Civil. Affirms denial of preliminary relief requested by Notre Dame against having to comply with the Affordable Care Act’s contraception mandate pending a trial. Notre Dame has not yet established its right to the injunctive relief it is seeking before trial and majority believes a trial on the merits is necessary. Judge Hamilton concurs in separate opinion; Judge Flaum dissents in separate opinion.
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Opinions May 19, 2015

May 19, 2015
Indiana Supreme Court
In the Matter of: Thomas R. Philpot
45S00-1304-DI-224
Attorney discipline. Suspends Thomas Philpot from the practice of law for four years without automatic reinstatement. Finds he violated the Indiana Rules of Professional Conduct by committing crimes that reflect adversely on his honesty, trustworthiness and fitness as a lawyer.
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Opinions May 18, 2015

May 18, 2015
Indiana Court of Appeals
Gary P. Byers v. Robert E. Moredock and Rhoda S. Moredock
34A04-1412-CT-560
Civil tort. Affirms summary judgment in favor of the Moredocks and against Byers. Finds the Moredocks as owners of the property and landlords did not have a duty to ensure their tenant’s dog was properly restrained.
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Opinions May 15, 2015

May 15, 2015
Indiana Tax Court
Lee and Sally Peters v. Lisa Garoffolo, Boone County Assessor, and the Indiana Board of Tax Review
49T10-1207-TA-42
Tax. Affirms the Indiana Board of Tax Review’s 2010 assessment of a Zionsville office building owned by Lee and Sally Peters. The Indiana Board of Tax Review did no err in upholding the 2010 real property assessment.
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Opinions May 14, 2015

May 14, 2015
Indiana Supreme Court
The Board of Commissioners of the County of Jefferson v. Teton Corporation, Innovative Roofing Solutions, Inc., Gutapfel Roofing, Inc., and Daniel L. Gutapfel
72S04-1410-CT-642
Civil tort. Affirms summary judgment in favor of the contractors on the county’s subrogation claim to recover damages caused to the courthouse outside the scope of the renovation work. The plain meaning of the contract defines the scope of the AIA contract waiver based on the extent and source of coverage, not the nature of the property damaged. Agrees with the majority of jurisdictions that have applied this plain meaning to bar recovery for all damages covered by the same property insurance policy used to cover construction-related damages – commonly referred to as the “any insurance” approach. Because contractors have shown that the property owner’s insurance covered all damages, the subrogation waiver applies to bar the property owner’s claim.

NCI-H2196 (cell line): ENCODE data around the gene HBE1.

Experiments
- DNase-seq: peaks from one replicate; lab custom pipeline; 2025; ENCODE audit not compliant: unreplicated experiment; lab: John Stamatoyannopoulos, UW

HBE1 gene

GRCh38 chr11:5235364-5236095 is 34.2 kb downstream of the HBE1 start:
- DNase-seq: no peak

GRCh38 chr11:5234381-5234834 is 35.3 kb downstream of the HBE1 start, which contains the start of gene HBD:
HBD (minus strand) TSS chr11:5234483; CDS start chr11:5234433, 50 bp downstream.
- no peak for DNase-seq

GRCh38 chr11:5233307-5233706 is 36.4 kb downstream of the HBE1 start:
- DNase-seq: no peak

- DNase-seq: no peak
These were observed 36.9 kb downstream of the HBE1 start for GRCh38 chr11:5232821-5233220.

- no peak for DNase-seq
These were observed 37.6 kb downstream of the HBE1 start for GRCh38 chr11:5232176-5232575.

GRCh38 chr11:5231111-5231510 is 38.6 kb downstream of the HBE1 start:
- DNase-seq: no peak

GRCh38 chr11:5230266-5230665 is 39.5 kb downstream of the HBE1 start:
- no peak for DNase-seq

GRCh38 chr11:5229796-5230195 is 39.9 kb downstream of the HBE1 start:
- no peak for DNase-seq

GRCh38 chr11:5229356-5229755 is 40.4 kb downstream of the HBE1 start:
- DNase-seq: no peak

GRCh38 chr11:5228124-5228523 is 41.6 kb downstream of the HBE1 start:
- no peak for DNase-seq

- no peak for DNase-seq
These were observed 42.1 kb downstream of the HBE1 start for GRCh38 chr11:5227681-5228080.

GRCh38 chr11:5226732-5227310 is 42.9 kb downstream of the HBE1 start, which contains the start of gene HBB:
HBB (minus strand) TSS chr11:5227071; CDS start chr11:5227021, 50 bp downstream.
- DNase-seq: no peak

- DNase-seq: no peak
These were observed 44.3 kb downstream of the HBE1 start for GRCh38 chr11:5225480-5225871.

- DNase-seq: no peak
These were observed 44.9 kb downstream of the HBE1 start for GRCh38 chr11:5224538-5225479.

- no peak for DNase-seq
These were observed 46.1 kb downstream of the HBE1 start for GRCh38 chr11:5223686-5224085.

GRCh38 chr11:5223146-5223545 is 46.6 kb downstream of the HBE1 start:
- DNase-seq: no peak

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Opinions May 13, 2015

May 13, 2015
Indiana Supreme Court
Daniel Lee Pierce v. State of Indiana
78S05-1407-CR-460
Criminal. Affirms Pierce’s convictions for molesting his three young granddaughters. Finds his abuse of the girls in his care was sufficiently connected, so he is not entitled to new and separate trials. Remands for the purpose of resentencing on one count of Class A felony child molesting because the trial court erred by suspending six years of Pierce’s 30-year sentence for that count. Justices Robert Rucker and Brent Dickson concur in a separate opinion.
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Opinions May 12, 2015

May 12, 2015
7th Circuit Court of Appeals